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SLIDESHOW: Teachers Take Trek Back in Time To Learn About Civil War, Framingham's History

Framingham History Center brought the Civil War era to life for teachers with its In the Footsteps of a Civil War Hero: A Walking Tour of General Gordon's Framingham

Framingham resident Jennifer Toth, dressed in Civil Ware-era garb, took 19 teachers on a guided tour of Framingham's history through the eyes of General Gordon Wednesday, July 9. Credit: Susan Scully Petroni
Framingham resident Jennifer Toth, dressed in Civil Ware-era garb, took 19 teachers on a guided tour of Framingham's history through the eyes of General Gordon Wednesday, July 9. Credit: Susan Scully Petroni
For the second year, Framingham History Center is offering a special workshop for educators on the Civil War and its connections with Framingham.

From Framingham to the Battlefield and Back: A Civil War Teacher Training Workshop offers teachers, from elementary to high school, the opportunity to interactively learn about history, and what Framingham has to offer historically.

This year, 19 educators are participating in the program.

Wednesday, July 10, history was brought to life for the educators. 

In the Footsteps of a Civil War Hero: A Walking Tour of General Gordon's Framingham is a 45-minute tour of nine stops around the Framingham Centre Common.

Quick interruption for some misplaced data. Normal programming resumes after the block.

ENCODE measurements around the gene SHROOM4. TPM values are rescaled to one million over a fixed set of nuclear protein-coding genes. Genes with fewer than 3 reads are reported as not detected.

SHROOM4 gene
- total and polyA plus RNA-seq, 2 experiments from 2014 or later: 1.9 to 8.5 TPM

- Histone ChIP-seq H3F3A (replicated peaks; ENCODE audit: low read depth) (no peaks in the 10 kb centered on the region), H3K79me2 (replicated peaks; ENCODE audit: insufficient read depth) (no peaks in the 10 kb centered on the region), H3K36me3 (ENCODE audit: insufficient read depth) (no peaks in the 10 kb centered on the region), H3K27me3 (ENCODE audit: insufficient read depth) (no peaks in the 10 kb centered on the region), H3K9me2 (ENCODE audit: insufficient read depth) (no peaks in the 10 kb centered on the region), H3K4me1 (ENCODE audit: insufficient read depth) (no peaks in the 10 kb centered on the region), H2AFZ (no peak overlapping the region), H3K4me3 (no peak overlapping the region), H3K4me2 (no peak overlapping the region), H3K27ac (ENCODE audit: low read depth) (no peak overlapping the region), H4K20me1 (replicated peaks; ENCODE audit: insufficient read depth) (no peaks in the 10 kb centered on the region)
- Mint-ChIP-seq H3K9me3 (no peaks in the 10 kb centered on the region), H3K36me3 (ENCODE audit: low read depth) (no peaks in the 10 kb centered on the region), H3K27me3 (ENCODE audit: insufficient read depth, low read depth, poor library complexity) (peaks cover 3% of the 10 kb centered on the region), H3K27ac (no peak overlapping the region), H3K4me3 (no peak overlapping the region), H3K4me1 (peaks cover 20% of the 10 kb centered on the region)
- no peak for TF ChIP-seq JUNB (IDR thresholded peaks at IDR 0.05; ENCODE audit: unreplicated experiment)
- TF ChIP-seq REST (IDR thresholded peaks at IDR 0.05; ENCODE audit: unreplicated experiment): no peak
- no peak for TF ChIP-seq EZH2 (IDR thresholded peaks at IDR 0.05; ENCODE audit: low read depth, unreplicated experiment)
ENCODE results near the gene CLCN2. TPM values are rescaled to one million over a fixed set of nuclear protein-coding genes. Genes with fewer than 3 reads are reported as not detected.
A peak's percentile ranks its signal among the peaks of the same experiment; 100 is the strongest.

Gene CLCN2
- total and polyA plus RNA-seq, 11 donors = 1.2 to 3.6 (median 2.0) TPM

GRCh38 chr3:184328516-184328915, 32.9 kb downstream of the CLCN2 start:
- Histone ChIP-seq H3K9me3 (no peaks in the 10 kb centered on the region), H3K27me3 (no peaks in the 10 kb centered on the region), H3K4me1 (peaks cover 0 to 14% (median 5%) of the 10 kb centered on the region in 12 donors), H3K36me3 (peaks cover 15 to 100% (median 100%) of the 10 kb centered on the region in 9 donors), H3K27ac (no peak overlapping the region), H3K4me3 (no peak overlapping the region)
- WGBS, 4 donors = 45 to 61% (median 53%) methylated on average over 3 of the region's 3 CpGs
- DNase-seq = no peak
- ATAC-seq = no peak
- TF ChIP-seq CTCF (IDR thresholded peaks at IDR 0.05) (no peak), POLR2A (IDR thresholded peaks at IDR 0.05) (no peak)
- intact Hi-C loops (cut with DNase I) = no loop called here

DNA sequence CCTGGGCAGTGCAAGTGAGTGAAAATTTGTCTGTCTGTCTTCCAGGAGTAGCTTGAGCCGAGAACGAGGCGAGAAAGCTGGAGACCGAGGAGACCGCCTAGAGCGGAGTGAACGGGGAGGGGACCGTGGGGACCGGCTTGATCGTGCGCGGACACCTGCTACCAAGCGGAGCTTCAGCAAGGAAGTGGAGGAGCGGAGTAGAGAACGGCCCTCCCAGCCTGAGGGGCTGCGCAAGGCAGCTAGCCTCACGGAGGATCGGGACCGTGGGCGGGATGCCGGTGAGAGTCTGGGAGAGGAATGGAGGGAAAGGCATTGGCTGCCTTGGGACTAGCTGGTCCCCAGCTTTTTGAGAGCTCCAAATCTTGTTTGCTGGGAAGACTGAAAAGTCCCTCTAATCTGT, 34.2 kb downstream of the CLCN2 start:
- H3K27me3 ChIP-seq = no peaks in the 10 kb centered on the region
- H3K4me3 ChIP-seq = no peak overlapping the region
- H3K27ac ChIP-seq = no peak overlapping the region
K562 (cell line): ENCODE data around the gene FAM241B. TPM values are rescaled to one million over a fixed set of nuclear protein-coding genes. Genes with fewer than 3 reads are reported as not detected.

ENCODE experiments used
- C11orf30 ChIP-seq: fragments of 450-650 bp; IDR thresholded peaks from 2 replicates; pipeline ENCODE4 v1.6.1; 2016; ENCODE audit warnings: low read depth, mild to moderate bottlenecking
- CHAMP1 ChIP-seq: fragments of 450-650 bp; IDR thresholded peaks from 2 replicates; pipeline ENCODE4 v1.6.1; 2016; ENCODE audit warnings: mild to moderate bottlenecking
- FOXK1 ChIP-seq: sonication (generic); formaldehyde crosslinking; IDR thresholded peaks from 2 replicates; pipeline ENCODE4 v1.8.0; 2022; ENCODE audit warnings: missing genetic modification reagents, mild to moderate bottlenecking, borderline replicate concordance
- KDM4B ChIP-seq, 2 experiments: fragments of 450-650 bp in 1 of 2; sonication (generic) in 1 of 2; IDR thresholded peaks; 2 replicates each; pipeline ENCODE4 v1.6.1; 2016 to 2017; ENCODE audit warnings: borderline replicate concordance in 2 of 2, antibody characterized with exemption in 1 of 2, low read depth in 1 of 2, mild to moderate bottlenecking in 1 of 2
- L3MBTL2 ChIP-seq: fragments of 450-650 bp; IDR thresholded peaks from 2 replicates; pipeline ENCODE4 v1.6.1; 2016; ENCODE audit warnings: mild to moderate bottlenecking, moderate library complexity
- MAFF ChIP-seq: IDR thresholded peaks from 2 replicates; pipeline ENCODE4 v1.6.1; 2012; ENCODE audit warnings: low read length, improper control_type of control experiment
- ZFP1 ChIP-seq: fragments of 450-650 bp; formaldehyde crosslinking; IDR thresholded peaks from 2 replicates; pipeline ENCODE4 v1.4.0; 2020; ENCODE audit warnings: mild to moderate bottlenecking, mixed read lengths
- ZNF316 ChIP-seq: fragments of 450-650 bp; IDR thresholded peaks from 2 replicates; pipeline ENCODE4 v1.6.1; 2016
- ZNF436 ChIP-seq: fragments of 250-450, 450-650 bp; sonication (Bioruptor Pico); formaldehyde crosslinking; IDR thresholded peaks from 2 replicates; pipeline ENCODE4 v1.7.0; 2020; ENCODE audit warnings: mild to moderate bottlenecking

Stops include the Academy Building, First Parish, Scott Hall, Gordon Family homestead, Gordon's barn, the Charles R Train house, Plymouth Church and Edgell Memorial Library.

Framingham resident and History Center volunteer Jennifer Toth, dressed in Civil War-era garb, started the tour yesterday.

Afterwards, the educators encountered Hopkinton resident Charles Greene, portraying General George Gordon during the Civil War, and Steve Mayer and Bill McColgan as Congressman Charles Train and Gen. Gordon in a post-civil war time.

On Friday, Framingham storyteller Libby Frank will make a presentation as Julia Ward Howe, to the teachers.

Howe, an abolitionist and activist, was inspired to write the The Battle Hymn of the Republic, after visiting President Lincoln in the White House, with her husband.

The first public singing of The Battle Hymn of the Republic was in  Plymouth Church in Framingham on February 22, 1862. 

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